Upon Aunt Jo’s passing, the matriarch role hasn’t completely been filled yet. We all appreciate our family still, but we aren’t as unified as we once were about gatherings and our role therein. The family has grown in many directions since then. Us kids and cousins have all grown up. Most have families and kids of their own. Most of those kids are quickly becoming adults. We are all busy….and we are all “doing our own thing.”
As I moved from installation to installation across my Army career, I saw Aunt Jo fairly infrequently–maybe a couple of times a year, in a good year. During this period of my life, Aunt Jo became less ambiguous and more direct in our interactions. At some point during our day or two together, she would invariably make it a point of telling me, “we love you” and “we are very proud of you.”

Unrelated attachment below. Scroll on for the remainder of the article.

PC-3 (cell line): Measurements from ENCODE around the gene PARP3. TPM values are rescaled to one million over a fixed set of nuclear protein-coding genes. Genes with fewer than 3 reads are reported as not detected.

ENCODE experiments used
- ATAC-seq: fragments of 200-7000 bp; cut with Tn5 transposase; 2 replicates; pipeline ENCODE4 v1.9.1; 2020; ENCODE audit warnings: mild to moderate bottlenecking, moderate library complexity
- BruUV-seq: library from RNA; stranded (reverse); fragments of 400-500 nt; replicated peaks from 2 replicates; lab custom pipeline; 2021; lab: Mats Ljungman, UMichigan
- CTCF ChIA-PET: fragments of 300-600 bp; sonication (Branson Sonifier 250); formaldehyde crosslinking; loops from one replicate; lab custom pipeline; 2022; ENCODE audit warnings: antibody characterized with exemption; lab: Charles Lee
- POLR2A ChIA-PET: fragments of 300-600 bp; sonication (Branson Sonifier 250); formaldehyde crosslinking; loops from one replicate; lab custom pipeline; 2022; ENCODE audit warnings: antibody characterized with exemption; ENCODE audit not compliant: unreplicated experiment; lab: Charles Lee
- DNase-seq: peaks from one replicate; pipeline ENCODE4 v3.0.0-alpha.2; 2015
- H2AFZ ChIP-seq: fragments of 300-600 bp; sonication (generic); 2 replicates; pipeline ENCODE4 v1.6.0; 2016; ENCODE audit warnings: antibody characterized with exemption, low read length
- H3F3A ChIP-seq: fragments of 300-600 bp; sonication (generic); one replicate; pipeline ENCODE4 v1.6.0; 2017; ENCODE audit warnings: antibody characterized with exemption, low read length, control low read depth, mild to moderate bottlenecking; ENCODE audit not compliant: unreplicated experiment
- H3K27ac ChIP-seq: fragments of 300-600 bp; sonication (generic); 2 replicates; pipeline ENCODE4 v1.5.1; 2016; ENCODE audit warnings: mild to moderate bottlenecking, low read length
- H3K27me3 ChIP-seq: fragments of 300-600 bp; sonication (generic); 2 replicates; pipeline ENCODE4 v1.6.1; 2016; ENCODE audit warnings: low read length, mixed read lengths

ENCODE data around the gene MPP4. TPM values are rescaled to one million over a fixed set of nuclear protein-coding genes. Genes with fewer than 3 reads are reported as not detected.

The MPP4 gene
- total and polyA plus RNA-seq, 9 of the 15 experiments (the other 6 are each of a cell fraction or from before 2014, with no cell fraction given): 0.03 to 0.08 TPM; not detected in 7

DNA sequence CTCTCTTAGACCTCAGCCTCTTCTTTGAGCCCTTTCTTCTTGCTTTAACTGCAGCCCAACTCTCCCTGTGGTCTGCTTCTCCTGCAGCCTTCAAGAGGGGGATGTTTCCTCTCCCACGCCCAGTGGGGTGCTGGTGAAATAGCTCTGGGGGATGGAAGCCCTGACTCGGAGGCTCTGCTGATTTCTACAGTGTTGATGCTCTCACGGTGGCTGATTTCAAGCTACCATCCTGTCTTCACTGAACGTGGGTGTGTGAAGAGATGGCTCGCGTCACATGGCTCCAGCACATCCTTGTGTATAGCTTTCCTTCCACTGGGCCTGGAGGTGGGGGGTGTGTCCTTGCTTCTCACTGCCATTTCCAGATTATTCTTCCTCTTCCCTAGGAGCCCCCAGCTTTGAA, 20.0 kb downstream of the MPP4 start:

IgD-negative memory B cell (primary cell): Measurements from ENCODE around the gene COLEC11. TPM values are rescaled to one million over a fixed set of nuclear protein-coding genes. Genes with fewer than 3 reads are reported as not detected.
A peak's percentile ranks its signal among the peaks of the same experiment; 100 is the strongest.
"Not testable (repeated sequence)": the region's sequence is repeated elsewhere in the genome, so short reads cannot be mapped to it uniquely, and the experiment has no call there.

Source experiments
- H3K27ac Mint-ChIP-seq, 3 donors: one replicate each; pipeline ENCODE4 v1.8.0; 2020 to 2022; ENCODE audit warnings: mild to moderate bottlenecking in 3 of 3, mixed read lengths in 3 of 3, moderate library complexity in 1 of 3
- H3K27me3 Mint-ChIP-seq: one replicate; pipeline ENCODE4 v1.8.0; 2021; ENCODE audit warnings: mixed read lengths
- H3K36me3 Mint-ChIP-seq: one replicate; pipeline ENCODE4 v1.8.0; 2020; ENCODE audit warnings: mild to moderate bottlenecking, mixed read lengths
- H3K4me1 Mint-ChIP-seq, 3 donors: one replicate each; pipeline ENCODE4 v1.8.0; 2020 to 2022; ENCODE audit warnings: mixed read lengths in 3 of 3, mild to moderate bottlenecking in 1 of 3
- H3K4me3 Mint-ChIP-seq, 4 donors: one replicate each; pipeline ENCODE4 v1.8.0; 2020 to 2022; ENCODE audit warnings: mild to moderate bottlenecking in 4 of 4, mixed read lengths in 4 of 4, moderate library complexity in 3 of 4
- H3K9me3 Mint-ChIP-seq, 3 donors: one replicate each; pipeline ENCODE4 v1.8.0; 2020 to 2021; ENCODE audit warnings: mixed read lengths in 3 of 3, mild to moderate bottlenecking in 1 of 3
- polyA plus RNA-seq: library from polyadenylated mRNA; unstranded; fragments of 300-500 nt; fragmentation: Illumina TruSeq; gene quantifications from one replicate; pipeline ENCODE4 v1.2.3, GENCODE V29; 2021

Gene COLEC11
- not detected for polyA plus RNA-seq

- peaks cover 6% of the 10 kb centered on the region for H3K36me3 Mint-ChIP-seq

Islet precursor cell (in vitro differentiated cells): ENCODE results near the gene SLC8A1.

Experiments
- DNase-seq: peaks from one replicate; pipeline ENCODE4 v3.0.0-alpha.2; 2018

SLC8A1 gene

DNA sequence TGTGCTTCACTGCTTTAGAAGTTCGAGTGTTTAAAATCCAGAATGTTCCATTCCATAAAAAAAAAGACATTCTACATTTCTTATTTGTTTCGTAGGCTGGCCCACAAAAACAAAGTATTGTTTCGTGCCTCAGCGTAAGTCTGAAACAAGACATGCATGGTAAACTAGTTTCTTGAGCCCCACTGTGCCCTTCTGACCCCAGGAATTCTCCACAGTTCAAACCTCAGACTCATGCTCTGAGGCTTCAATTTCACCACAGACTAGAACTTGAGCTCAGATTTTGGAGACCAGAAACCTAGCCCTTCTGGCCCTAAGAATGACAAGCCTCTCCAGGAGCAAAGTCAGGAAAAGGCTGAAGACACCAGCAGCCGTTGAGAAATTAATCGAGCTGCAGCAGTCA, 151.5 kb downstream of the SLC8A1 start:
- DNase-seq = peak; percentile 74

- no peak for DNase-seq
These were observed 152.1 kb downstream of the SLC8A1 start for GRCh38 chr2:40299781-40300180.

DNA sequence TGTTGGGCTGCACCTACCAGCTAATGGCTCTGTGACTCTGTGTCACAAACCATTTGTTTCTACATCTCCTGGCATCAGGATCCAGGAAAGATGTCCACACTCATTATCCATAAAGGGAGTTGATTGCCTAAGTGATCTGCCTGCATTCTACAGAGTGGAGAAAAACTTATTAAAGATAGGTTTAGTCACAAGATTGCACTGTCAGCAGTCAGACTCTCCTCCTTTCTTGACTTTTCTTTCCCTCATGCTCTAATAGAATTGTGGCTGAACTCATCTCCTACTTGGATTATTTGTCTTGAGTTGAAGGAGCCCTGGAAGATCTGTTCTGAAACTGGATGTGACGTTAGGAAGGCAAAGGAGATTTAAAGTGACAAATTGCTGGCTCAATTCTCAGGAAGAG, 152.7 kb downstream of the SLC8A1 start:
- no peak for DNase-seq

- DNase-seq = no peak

Looking back on the time-period she was telling me these things, while I was in my 20s and 30s, I have subsequently realized that I didn’t have “the ears to hear” her message then. As I have grown older, and as my own nieces and nephews are reaching their 30s themselves, I remember Aunt Jo’s example. I get where she was coming from. I see the wisdom and maturity of her message. It still isn’t easy for me to be overtly direct and loving to those I care most about, but I understand the need nevertheless.
Life is unpredictable, time is often shorter than we’d like. And you never know what may come, what tragedy or crippling disease tomorrow might bring. Aunt Jo knew a fair amount about those things, since before her inflammatory breast cancer diagnosis, she had already endured a few years with multiple types of lupus, an autoimmune disorder. I think this ongoing adversity may have given her a greater sense for that which mattered most.